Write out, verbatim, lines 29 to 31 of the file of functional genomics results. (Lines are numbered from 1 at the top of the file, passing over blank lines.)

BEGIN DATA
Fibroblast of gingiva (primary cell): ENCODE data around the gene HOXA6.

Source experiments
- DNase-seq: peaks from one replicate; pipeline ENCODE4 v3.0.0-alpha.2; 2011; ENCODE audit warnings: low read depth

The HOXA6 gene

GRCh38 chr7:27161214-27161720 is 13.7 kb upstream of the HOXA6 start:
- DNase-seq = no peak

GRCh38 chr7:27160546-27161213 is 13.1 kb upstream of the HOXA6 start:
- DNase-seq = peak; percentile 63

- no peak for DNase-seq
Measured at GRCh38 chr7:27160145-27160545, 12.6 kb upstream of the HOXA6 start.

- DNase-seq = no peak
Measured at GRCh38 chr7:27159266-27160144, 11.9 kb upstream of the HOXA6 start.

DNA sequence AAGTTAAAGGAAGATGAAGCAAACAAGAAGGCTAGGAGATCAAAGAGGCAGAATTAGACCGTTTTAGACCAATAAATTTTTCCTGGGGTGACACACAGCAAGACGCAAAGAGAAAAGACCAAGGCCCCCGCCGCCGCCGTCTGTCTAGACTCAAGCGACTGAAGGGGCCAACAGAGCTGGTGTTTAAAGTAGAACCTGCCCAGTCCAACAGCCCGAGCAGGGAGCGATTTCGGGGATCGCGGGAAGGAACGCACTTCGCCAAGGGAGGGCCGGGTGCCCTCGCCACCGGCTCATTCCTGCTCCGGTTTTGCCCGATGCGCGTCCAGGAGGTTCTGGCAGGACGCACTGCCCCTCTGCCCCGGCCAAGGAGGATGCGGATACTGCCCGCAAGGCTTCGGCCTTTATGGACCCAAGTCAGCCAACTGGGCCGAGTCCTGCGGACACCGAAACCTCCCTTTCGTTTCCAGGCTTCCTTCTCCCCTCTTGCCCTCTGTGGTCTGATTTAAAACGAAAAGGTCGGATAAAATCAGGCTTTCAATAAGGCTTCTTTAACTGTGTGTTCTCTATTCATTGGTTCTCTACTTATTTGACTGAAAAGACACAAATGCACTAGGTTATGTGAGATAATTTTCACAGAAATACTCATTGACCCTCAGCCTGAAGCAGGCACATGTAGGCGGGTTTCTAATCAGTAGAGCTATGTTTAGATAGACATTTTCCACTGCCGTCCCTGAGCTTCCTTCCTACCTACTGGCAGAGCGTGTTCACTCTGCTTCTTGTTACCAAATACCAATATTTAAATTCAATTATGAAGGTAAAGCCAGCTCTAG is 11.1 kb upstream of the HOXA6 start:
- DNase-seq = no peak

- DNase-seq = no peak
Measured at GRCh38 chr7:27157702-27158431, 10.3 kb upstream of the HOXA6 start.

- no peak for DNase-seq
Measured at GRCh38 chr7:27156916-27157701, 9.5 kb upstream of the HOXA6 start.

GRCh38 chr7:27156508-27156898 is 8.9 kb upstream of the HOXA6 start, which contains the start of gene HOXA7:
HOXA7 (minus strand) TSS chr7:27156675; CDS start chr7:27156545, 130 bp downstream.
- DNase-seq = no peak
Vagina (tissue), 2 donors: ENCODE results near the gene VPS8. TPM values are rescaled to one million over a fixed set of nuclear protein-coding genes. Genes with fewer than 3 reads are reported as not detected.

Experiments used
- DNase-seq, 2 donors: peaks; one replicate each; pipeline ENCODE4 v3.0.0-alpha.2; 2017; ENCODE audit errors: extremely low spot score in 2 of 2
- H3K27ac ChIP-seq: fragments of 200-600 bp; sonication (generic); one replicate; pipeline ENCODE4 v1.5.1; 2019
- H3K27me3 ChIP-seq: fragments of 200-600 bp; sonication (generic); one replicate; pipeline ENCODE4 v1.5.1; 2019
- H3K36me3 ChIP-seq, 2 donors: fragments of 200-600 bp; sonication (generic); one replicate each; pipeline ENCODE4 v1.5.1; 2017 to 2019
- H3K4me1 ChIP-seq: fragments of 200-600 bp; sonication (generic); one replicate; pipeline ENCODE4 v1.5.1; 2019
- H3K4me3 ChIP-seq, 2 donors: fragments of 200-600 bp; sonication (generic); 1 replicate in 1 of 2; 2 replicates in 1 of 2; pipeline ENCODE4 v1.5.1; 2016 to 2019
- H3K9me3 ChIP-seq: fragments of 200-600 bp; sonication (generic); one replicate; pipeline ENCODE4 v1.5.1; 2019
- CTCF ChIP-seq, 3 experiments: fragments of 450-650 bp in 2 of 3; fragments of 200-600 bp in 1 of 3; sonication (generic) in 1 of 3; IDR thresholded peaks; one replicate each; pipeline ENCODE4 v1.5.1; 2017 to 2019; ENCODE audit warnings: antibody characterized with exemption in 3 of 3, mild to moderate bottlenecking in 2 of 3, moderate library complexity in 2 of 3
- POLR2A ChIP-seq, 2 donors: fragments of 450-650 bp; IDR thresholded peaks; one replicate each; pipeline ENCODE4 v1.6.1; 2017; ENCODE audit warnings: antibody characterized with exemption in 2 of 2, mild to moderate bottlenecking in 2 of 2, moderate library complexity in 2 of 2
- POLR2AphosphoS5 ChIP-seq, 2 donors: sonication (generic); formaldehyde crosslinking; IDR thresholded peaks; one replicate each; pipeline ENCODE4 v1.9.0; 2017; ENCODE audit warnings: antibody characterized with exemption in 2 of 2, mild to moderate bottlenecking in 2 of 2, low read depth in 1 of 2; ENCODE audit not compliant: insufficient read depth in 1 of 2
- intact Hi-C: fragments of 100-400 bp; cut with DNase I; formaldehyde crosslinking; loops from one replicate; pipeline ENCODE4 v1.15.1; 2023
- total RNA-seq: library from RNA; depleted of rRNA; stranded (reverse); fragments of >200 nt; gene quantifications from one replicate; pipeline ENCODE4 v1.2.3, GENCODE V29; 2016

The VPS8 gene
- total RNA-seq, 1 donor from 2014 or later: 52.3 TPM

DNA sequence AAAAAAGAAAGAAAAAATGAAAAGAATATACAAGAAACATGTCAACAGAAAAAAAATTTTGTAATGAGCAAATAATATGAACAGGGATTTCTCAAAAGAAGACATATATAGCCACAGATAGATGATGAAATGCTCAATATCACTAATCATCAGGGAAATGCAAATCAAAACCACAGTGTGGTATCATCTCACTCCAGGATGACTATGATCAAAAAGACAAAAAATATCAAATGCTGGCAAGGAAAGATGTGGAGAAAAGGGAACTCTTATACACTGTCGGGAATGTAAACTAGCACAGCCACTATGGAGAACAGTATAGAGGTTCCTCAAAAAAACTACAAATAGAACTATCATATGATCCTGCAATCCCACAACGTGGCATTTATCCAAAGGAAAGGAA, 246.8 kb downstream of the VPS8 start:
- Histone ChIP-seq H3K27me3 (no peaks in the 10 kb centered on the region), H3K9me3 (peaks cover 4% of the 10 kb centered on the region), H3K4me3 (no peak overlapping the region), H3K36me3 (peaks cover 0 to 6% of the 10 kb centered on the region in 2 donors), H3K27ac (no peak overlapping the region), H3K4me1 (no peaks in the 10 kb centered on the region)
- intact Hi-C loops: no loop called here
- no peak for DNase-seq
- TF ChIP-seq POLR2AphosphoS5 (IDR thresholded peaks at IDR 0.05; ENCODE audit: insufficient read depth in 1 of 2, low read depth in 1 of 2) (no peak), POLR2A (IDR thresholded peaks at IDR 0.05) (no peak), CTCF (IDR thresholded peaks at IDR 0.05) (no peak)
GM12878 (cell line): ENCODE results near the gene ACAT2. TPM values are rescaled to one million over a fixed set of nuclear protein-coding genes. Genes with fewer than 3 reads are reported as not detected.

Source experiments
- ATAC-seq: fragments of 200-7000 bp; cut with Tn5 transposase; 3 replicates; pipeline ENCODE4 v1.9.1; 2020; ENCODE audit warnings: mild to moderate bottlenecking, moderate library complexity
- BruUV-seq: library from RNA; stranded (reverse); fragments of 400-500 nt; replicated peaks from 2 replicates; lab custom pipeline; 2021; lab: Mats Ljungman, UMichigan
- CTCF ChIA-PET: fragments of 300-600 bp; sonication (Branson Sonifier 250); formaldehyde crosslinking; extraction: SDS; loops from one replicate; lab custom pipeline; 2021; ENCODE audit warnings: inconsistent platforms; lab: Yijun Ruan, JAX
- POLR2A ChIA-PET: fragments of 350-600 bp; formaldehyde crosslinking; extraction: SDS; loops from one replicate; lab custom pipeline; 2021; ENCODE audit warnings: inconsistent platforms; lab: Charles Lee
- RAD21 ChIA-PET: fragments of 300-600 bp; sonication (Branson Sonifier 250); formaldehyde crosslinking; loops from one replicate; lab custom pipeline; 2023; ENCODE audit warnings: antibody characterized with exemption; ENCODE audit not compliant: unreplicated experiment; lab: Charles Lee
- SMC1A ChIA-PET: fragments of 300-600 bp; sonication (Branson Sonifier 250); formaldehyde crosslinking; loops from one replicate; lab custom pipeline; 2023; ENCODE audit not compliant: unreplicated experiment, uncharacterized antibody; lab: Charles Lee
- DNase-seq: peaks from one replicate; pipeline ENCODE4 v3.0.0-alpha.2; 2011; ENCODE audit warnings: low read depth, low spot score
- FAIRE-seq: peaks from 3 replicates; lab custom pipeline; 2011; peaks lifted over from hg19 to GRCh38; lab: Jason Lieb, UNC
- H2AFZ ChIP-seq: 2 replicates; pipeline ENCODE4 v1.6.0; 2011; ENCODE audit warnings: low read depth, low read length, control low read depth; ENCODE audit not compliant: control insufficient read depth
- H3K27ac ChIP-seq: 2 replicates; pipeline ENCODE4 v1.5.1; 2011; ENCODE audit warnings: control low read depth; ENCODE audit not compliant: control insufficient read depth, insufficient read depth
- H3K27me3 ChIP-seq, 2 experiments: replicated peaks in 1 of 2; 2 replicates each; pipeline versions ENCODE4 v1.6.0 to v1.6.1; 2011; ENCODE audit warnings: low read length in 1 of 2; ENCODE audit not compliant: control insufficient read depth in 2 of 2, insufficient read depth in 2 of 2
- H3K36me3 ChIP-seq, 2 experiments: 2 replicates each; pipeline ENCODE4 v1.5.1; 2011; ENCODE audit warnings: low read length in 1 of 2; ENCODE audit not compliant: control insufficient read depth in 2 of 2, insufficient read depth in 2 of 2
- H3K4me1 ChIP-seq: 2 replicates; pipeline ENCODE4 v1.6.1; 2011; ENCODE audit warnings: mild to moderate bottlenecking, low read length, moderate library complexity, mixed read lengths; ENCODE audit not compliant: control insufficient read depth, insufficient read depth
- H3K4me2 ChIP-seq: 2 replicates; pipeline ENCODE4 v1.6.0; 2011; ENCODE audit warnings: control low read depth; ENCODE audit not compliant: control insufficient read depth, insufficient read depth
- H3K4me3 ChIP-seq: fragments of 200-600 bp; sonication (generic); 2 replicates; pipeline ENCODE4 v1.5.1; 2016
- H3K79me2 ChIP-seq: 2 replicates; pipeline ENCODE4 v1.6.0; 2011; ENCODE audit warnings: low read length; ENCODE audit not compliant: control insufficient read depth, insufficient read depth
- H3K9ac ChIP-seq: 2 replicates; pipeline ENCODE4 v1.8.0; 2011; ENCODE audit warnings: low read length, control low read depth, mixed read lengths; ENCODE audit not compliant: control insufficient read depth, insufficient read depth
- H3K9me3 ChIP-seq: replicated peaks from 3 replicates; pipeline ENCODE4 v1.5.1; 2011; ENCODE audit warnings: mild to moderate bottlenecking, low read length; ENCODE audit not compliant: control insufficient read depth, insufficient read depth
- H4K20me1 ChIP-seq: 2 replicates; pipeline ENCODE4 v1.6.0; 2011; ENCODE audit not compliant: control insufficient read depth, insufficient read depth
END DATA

- H3K4me3 ChIP-seq, 2 donors: fragments of 200-600 bp; sonication (generic); 1 replicate in 1 of 2; 2 replicates in 1 of 2; pipeline ENCODE4 v1.5.1; 2016 to 2019
- H3K9me3 ChIP-seq: fragments of 200-600 bp; sonication (generic); one replicate; pipeline ENCODE4 v1.5.1; 2019
- CTCF ChIP-seq, 3 experiments: fragments of 450-650 bp in 2 of 3; fragments of 200-600 bp in 1 of 3; sonication (generic) in 1 of 3; IDR thresholded peaks; one replicate each; pipeline ENCODE4 v1.5.1; 2017 to 2019; ENCODE audit warnings: antibody characterized with exemption in 3 of 3, mild to moderate bottlenecking in 2 of 3, moderate library complexity in 2 of 3